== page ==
Wesley, 47, has been pastor of the historic Alfred Street Baptist Church in Alexandria, Va., for the past 11 years, leading four services every weekend, averaging 4,500 in attendance and 50,000 viewers online.
“There’s a weight a pastor bears in their soul and their emotions that is inescapable,” he said in the sermon. “There’s not been a day in these past 11 years that I have not woken up and knew that there’s something I had to do for the church, that I have to be available for a call, that I journey with people through the highs and the lows of life, through the great moments of celebration and in the valley of death.”
He said he has been on call 24 hours a day, seven days a week, but will be on sabbatical from Jan. 1 to April 12, returning on Easter.
When preparing for his sermons, he told his congregants, “I wrestle with God, and it leaves me tired." He estimated that he has preached at least 5,000 times, including in front of Barack and Michelle Obama, who attended his church on some Easter Sundays.
“How many Sundays of four worship services do I have?” he said. “It leaves me tired. And a nap ain’t going to fix it.”
In recent years, other high-profile pastors have admitted to burnout and depression. This year, California megachurch pastor Jarrid Wilson, who was a prominent advocate for mental health outreach, died by suicide. His death prompted evangelicals to hold a summit at Wheaton College last week where leaders such as megachurch pastor Rick Warren shared their experiences with mental health issues.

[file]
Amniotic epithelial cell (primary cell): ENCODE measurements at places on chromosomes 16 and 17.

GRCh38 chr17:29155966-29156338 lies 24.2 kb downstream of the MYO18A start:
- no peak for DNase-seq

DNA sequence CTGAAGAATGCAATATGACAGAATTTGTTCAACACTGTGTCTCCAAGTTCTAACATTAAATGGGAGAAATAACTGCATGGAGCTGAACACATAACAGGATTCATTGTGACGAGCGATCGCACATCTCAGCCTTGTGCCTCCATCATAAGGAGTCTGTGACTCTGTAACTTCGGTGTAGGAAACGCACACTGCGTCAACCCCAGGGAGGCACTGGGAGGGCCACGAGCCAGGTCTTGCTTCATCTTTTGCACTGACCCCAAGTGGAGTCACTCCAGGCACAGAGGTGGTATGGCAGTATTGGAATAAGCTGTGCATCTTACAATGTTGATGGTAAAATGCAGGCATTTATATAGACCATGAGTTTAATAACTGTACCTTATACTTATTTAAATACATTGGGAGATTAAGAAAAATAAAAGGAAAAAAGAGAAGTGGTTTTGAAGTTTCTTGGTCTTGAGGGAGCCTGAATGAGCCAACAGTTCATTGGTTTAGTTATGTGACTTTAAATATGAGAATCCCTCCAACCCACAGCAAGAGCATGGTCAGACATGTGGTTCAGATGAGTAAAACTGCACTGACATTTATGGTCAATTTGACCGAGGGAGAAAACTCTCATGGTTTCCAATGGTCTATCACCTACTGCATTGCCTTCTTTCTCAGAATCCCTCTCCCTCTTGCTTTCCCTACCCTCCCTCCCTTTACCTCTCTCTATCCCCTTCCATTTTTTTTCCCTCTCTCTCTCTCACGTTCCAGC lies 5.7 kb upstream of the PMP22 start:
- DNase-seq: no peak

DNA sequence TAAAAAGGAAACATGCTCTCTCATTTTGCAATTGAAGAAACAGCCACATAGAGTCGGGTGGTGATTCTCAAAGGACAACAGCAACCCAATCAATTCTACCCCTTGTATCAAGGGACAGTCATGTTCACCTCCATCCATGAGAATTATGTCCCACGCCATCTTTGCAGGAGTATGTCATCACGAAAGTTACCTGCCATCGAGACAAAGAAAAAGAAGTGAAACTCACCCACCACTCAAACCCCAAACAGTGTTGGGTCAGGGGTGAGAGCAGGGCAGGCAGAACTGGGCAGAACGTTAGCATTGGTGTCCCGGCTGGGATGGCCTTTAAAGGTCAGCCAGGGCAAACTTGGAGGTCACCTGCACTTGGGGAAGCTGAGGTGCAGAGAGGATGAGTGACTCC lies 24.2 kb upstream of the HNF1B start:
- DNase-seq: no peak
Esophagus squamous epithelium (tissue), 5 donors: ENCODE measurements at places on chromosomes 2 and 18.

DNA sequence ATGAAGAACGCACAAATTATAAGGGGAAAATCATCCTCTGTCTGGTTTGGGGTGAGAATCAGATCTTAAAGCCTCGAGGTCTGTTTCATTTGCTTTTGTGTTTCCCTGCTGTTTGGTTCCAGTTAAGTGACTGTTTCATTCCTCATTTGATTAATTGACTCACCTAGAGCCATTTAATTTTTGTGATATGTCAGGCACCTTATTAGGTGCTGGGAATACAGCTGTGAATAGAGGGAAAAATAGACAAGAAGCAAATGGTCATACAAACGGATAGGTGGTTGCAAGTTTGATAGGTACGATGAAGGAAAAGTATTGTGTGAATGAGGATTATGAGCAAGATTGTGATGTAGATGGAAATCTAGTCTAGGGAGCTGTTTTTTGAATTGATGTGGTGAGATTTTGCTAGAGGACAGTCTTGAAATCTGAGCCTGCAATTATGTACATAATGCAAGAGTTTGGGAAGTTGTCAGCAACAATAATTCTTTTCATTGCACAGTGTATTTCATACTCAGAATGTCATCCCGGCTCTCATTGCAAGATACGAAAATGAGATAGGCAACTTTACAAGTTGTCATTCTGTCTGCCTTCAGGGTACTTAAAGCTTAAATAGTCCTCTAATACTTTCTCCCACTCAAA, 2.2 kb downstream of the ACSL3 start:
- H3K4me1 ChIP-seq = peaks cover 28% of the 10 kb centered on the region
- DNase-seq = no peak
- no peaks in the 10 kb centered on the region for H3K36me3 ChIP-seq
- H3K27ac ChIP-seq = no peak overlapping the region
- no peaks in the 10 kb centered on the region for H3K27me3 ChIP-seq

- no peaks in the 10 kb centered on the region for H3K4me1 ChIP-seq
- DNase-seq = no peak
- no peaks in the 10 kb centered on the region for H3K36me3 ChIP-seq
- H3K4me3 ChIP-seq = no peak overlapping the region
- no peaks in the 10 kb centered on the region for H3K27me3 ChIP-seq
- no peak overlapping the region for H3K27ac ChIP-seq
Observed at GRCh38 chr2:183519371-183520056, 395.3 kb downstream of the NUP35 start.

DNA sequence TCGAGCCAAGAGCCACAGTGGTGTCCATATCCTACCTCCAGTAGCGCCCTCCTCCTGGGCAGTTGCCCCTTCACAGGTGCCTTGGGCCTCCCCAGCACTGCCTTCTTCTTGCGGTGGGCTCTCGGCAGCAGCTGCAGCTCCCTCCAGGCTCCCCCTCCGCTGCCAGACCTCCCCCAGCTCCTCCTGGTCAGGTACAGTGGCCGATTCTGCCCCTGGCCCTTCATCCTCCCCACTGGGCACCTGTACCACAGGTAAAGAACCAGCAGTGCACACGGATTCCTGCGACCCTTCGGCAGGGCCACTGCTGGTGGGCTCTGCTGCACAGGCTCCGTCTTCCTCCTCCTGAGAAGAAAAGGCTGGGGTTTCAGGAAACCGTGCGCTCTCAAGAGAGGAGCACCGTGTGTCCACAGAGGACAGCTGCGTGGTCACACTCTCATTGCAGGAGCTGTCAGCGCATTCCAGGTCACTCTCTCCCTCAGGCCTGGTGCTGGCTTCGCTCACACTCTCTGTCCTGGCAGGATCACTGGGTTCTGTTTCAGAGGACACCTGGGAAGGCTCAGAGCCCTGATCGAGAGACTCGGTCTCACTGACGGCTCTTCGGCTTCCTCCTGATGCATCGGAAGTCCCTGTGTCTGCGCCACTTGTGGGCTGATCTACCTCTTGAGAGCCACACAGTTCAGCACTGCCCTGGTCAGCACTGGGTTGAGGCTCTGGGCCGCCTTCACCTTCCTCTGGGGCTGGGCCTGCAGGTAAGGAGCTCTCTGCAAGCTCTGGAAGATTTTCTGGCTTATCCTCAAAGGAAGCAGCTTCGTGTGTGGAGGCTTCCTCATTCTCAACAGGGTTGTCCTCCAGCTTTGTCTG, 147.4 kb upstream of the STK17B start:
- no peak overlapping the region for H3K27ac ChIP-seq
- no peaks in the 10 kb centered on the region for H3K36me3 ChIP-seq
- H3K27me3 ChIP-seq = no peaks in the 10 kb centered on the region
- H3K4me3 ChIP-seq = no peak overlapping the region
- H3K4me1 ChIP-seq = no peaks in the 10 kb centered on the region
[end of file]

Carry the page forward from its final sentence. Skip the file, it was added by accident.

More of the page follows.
Pastors are facing newer challenges than they did decades ago, which may lead some to work past their limits. Smartphones and social media have made many clergy quickly accessible to congregants, many churches face shrinking numbers and can’t afford a full-time pastor, and many lay leaders are less available in the era of two-income households and side-hustle jobs.
A fourth-generation Baptist preacher, Wesley said he’s not burned out and that’s he’s still excited about the job, but that he’s tired and needs “an intermission.”
“I feel so distant from God,” he said in the sermon. “One of the greatest mistakes of pastoring is to think that because you work for God, you’re close to God.”
Wesley noted how when he tells people he’s going on sabbatical, they want to know what he’s going to do.
“I believe in boundaries, and some of my personal life is none of your business,” he said to shouts of “Amen.”
In an interview, he said he’ll be “in beaches and in woods” but declined to say where. He will turn his phone off for several hours at a time, he said, except to check on his teenage sons.
He said he has some spiritual goals while he is away.
“I want to read the Bible from Genesis to Revelation without trying to write a sermon,” he said. “I want to travel and go sit in the back of somebody's church and hear the word of God and not be worried about what time we got to get out for the next crowd.”
In addition, he said, he plans to attend only one service on Sundays while he’s away.